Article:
December 29, 2017
On December 22, 2017, President Trump signed into law the most important rewrite of the US tax code in decades. The federal law, which is entitled “An Act to provide for reconciliation pursuant to titles II and V of the concurrent resolution of the budget for the fiscal year 2018” (the Act), has no other name, as its short title, the Tax Cuts and Jobs Act, was stricken from the bill shortly before being signed. As the Act is now law, we want to provide you with a general summary of how the Act may affect you, including a non-exhaustive list of some of its key changes.
Individual Federal Income Tax Changes. Without further legislation, the Act’s individual provisions generally apply to tax years after December 31, 2017, and sunset after December 31, 2025, unless otherwise stated below.
- Individual Income Tax Rates. The Act retains the seven federal income tax brackets, but the income tax rates for some brackets have been reduced, including a reduction of the highest marginal tax rate from 39.6 percent to 37 percent. Long-term capital gain and qualified dividend rates remain unchanged.
- Standard Deduction and Personal Exemption. The standard deduction has almost doubled, but the deduction for personal exemptions has been suspended.
- Itemized Deductions. For those who will continue to itemize their income tax deductions despite the higher standard deduction, there have been several modifications:
- Pease Limitation. Taxpayers with income exceeding $261,500 for single filers ($313,800 for married couples filing jointly) no longer have to reduce certain itemized deductions by 3 percent of each dollar that exceeds the above thresholds, up to 80 percent (i.e., a suspension of the Pease Limitation).
- Home Mortgage Interest. While current homeowners’ mortgages are not affected, taxpayers who purchase a home in the future may only deduct interest on up to $750,000 (formerly $1,000,000) of acquisition debt on a principal residence and a second residence. The deduction for interest on any home equity line of credit (HELOC) is also suspended. (Homeowners can still exclude up to $500,000 of gain on the sale of a principal residence if they lived in them for two of the five years prior to the sale of the residence.)
- Miscellaneous Itemized Deductions. All miscellaneous itemized deductions subject to the 2 percent floor, such as expenses for the production or collection of income and tax preparation expenses, are suspended.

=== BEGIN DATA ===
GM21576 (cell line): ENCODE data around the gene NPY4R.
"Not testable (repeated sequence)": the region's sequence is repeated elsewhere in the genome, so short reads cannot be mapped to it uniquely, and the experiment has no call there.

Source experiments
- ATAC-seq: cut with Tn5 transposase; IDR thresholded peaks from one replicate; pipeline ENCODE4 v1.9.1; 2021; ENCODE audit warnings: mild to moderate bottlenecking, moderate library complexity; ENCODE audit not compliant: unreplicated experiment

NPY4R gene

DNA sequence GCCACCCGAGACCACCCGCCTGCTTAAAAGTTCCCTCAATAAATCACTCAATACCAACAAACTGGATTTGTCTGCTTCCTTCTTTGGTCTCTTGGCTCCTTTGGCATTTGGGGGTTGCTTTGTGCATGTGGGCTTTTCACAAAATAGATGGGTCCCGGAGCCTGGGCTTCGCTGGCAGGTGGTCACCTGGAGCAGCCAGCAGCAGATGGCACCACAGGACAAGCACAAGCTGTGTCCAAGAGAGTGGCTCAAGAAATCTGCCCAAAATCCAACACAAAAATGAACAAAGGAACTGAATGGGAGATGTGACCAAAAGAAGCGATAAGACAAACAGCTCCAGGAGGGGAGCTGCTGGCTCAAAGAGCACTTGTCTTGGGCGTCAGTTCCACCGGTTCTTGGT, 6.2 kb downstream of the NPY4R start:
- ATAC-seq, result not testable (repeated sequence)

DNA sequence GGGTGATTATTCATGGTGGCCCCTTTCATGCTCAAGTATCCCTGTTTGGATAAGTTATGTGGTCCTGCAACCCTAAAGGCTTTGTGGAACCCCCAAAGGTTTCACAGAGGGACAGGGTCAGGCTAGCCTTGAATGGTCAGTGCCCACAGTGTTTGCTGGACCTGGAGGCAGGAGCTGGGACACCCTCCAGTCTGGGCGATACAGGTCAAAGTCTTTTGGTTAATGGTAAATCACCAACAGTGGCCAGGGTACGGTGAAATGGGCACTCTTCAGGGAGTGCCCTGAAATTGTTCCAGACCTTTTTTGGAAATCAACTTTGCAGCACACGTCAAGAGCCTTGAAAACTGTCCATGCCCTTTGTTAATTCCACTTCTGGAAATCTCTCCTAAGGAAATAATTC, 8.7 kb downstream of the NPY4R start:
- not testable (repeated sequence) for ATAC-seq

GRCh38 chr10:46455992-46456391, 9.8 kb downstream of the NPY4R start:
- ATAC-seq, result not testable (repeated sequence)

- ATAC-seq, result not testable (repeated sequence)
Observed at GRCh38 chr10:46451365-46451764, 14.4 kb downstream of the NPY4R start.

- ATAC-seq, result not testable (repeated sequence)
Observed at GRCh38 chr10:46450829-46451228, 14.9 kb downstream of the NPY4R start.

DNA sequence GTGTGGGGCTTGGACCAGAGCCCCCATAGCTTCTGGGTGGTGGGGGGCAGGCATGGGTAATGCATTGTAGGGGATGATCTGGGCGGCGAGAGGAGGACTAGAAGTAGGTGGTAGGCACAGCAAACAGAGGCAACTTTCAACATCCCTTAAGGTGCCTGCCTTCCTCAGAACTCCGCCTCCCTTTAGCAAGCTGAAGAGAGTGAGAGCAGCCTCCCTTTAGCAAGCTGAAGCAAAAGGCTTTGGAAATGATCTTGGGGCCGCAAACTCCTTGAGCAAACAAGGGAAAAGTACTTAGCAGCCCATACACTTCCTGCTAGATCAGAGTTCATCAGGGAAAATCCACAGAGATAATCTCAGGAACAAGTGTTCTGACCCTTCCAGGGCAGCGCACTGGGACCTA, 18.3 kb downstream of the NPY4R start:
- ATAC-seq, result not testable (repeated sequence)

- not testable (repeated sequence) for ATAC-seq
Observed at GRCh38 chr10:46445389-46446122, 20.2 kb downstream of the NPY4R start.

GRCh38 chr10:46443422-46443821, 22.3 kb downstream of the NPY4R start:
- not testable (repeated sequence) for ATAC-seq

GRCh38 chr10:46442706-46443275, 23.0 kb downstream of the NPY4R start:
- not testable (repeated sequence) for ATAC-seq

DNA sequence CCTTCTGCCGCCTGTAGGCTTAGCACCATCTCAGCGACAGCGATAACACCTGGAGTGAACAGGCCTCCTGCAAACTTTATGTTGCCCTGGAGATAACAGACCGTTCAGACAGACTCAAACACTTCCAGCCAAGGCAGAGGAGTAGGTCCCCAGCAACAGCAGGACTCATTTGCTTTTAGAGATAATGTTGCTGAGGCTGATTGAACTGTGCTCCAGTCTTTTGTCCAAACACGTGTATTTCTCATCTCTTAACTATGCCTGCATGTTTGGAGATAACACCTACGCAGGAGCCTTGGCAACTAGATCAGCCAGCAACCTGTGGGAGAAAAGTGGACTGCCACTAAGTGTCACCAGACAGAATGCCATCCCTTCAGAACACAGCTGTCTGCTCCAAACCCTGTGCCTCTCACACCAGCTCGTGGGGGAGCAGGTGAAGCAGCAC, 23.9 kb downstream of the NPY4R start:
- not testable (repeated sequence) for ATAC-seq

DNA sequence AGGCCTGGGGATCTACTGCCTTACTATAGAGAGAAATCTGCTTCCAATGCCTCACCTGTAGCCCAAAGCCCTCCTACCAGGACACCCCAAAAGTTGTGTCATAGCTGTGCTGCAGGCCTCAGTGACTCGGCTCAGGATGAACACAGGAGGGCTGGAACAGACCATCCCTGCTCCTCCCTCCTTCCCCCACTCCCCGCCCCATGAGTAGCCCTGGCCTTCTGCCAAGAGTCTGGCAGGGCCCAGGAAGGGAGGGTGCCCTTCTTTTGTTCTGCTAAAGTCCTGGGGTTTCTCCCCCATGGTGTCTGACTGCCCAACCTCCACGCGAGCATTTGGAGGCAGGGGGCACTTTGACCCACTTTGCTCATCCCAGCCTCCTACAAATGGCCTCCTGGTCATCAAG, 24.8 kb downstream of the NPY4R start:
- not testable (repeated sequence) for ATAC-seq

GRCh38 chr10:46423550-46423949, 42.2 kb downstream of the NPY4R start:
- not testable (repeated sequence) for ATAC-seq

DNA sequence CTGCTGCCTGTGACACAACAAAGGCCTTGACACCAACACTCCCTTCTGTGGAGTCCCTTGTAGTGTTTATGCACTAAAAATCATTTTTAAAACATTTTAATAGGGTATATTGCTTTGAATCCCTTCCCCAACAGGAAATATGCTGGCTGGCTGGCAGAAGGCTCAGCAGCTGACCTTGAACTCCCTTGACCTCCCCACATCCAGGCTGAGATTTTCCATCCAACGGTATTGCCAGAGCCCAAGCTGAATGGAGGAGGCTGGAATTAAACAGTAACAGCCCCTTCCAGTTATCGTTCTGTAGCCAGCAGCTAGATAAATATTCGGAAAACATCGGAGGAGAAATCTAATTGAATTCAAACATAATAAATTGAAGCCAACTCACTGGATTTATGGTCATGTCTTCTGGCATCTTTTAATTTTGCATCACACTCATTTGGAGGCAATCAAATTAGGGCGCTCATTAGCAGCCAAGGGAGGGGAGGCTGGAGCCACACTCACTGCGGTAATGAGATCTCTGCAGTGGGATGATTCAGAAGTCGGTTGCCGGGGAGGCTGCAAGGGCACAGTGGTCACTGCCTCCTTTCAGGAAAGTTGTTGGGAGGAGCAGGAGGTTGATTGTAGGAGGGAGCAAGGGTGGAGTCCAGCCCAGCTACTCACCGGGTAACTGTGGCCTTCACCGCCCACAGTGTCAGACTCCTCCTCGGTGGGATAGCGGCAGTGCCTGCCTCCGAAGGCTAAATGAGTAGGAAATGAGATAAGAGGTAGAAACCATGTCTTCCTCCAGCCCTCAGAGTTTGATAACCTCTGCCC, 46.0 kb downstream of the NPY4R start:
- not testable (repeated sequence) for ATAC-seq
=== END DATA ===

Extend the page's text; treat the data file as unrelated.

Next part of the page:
- State and Local Taxes. Itemized deductions for state and local property taxes and sales or income taxes are now limited to $10,000 for married couples filing jointly (formerly an unlimited amount).
- Medical Expenses. Medical expenses are deductible if they exceed 7.5 percent of a taxpayer’s adjusted gross income (AGI) (formerly 10 percent of AGI), but only for the 2017 and 2018 tax years. After 2018, the 10 percent floor is reinstated.
- Charitable Contributions. The charitable deduction remains in place with an upward adjustment on the limitation for cash gifts (from 50 percent of AGI to 60 percent). Charitable deductions for payments made in exchange for college athletic event seating rights are suspended.
- 529 Plans. 529 Plans are permanently expanded to provide for tax-free distributions of up to $10,000 per beneficiary per tax year for qualifying K-12 education expenses (previously limited to qualifying higher education expenses).
- Like-Kind Exchanges. Non-recognition of gain for like-kind exchanges is now permanently limited to only real property not held primarily for sale.
- Affordable Care Act. The Act permanently eliminates (starting in 2019) the individual mandate that penalizes individuals without a health care plan.
Federal Estate, Gift, and Generation-Skipping Transfer Tax Changes. For decedents or individuals making gifts after December 31, 2017, and before January 1, 2026, the Act increases the federal estate, gift, and generation-skipping transfer (GST) tax exemption equivalent from $5 million to $10 million and indexes it for inflation from 2011 (with 2018 expected to be $11.2 million after being indexed for inflation). This could have a drastic impact on estate plans with formulaic devises linked to the exemptions.
The concept known as “portability,” wherein a married person’s unused exemption at his or her death may be used by his or her surviving spouse, remains intact. The marginal tax rate for estate, gift, and GST also remains at 40 percent.